Watch out, Minecraft players: selfie sticks are invading.
Minecraft‘s creative players have built everything from battle arenas to replicas of Westeros inside the game’s blocky confines. Now they’ll also be able to text selfies of their Minecraftavatars to their friends and video call real phones using their own in-game phone.
It’s all part of a Verizon-created Minecraft server that puts working cell phones (and the towers that power them) into the game. From these giant phone screens, players can browse the web, video call cell phones in the real world, and send text messages and pictures. Every video call isMinecraft-ized, with blocks filling in pieces of the actual image. Since Minecraft blocks are all the same size, you’ll need a huge cell phone display in the game to make sure the picture is clear.
Just like Minecraft crafting, you can also add a stick to a phone to make your very own in-game Selfie Stick.
“I’ve seen people make an iPhone before, but it’s always [a] simplistic thing,” said YouTuberSethBling, who’s been making Minecraft videos for the last four years for his now 1.9 million subscribers.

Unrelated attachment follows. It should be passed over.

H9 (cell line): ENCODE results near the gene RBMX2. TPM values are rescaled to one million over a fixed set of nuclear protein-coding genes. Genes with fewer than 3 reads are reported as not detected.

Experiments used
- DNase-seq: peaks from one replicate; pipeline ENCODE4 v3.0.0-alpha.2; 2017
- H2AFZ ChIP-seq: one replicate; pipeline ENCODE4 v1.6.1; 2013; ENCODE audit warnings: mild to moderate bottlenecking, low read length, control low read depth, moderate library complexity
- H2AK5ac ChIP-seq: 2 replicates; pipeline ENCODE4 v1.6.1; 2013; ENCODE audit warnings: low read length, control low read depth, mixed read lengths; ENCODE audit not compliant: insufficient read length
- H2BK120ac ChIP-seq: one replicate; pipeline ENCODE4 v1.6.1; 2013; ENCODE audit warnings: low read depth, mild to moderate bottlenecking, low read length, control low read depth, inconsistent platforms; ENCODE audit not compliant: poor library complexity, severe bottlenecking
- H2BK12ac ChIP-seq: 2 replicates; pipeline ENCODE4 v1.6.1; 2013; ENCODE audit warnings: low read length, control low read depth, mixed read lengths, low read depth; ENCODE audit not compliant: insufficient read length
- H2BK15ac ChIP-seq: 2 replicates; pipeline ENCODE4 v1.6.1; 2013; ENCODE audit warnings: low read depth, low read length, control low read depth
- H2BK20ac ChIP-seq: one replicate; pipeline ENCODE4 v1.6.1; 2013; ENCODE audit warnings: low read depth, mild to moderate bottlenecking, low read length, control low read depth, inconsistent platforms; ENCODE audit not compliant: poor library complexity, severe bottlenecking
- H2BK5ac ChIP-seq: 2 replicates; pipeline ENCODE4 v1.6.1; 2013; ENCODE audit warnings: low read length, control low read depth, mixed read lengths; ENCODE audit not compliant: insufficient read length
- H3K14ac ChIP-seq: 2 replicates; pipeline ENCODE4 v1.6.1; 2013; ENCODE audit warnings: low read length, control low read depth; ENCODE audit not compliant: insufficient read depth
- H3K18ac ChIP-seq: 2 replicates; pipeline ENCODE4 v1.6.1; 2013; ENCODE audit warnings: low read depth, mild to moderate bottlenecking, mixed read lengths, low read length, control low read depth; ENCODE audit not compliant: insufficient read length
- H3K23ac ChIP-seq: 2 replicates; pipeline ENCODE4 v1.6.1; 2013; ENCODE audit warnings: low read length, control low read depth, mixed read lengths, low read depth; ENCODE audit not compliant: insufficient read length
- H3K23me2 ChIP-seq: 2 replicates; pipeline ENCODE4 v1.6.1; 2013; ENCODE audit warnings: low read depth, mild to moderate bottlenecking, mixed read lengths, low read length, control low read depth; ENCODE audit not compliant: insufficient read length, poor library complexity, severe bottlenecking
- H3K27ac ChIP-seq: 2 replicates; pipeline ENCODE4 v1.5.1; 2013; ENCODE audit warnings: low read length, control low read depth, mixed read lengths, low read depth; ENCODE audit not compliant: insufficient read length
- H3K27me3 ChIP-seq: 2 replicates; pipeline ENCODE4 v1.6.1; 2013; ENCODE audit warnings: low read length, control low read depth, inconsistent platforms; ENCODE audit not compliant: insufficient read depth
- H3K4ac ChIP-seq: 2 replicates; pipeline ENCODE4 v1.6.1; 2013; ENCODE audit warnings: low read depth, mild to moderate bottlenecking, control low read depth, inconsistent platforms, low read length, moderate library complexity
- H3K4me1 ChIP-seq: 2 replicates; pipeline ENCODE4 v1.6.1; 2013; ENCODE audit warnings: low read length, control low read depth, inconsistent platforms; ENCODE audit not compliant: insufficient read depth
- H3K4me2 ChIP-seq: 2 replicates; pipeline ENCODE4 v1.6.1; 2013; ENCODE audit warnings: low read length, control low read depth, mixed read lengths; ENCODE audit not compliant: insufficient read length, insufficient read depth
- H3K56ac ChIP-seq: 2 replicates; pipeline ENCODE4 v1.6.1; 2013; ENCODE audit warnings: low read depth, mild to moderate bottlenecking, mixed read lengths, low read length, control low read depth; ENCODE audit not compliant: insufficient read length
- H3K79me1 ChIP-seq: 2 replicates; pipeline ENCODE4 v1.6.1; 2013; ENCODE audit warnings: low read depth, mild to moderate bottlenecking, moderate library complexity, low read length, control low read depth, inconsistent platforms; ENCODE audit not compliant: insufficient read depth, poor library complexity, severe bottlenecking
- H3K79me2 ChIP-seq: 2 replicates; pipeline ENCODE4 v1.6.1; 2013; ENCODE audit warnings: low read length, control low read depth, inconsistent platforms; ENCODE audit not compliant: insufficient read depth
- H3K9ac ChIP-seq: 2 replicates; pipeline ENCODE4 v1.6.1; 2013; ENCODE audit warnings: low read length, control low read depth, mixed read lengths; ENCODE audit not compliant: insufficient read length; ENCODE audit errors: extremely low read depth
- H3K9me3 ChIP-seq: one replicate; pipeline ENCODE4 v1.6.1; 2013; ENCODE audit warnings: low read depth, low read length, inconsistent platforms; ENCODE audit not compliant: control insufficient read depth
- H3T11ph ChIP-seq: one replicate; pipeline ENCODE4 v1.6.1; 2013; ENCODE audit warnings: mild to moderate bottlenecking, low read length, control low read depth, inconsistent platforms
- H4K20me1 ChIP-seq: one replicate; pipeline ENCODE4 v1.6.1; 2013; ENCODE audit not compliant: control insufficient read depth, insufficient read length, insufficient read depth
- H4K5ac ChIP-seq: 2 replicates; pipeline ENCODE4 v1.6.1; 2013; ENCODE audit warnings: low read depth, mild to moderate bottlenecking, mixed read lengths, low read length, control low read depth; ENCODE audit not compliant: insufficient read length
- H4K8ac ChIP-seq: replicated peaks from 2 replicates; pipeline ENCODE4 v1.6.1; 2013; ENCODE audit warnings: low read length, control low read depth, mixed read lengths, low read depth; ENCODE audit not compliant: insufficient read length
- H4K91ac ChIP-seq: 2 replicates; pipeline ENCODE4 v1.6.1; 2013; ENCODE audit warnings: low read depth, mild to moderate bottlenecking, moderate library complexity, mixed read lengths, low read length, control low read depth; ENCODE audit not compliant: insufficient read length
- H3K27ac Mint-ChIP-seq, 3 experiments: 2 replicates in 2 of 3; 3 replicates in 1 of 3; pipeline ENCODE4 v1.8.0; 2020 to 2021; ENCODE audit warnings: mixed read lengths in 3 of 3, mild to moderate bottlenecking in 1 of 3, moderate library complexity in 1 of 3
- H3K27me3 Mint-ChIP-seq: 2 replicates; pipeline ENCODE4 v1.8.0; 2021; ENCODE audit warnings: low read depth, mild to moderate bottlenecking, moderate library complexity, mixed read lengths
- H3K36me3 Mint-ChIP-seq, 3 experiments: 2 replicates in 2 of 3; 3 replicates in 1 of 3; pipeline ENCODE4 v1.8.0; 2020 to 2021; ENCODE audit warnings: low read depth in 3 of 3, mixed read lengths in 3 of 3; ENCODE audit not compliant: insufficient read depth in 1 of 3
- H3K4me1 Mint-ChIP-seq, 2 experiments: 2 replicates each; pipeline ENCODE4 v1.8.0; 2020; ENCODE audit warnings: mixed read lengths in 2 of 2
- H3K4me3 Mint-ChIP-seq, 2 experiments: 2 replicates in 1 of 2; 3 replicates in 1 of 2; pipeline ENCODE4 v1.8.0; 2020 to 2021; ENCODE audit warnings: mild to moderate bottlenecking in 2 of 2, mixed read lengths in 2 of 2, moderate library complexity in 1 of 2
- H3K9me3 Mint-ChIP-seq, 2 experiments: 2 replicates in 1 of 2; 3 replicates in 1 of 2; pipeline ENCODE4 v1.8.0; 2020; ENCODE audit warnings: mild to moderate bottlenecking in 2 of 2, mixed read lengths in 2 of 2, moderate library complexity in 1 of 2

To power it all, Verizon’s programmers created an application that translates images from phone and web cameras into Minecraft blocks in real time. Your web browser sends each frame from your camera, and the application pixelates them by averaging the colors in every square region. It then maps each color in the frame to its closest match in Minecraft‘s palette of 48 blocks.
Something similar happens when you point your Minecraft phone’s web browser to any website. The application takes a snapshot of the page, then creates a blocky analog that’s sent back to the phone display. Due to webpage text size, these don’t usually translate as clearly — and certainly aren’t readable — but are recognizable nonetheless.
These aren’t using actual cell phone numbers. The video calls access a phone’s camera and microphone through a browser to simulate a video call. (Want even more technical details? There’s a GitHub.)
There have been notable Minecraft projects that have attempted to recreate tech before, including a word processor and a coding interface.
“Minecraft really gets the entire Internet to try and one-up each other,” SethBling explained.
If players want to access the Verizon Minecraft server to try it for themselves, they’ll have a bit of a wait — the program is still in beta, and Verizon hasn’t announced when the server will be open to all.